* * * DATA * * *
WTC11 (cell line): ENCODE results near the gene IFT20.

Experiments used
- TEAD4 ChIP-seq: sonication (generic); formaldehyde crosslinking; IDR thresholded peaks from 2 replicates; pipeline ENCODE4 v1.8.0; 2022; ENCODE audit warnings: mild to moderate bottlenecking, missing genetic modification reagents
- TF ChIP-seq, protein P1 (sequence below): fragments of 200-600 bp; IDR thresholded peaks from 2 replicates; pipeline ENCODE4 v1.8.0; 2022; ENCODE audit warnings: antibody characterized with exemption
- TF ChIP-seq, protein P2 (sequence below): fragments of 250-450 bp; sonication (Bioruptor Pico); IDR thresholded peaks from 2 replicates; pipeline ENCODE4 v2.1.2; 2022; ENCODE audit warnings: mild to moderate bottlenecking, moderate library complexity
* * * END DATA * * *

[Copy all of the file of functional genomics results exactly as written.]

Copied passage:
WTC11 (cell line): ENCODE results near the gene IFT20.

Experiments used
- TEAD4 ChIP-seq: sonication (generic); formaldehyde crosslinking; IDR thresholded peaks from 2 replicates; pipeline ENCODE4 v1.8.0; 2022; ENCODE audit warnings: mild to moderate bottlenecking, missing genetic modification reagents
- TF ChIP-seq, protein P1 (sequence below): fragments of 200-600 bp; IDR thresholded peaks from 2 replicates; pipeline ENCODE4 v1.8.0; 2022; ENCODE audit warnings: antibody characterized with exemption
- TF ChIP-seq, protein P2 (sequence below): fragments of 250-450 bp; sonication (Bioruptor Pico); IDR thresholded peaks from 2 replicates; pipeline ENCODE4 v2.1.2; 2022; ENCODE audit warnings: mild to moderate bottlenecking, moderate library complexity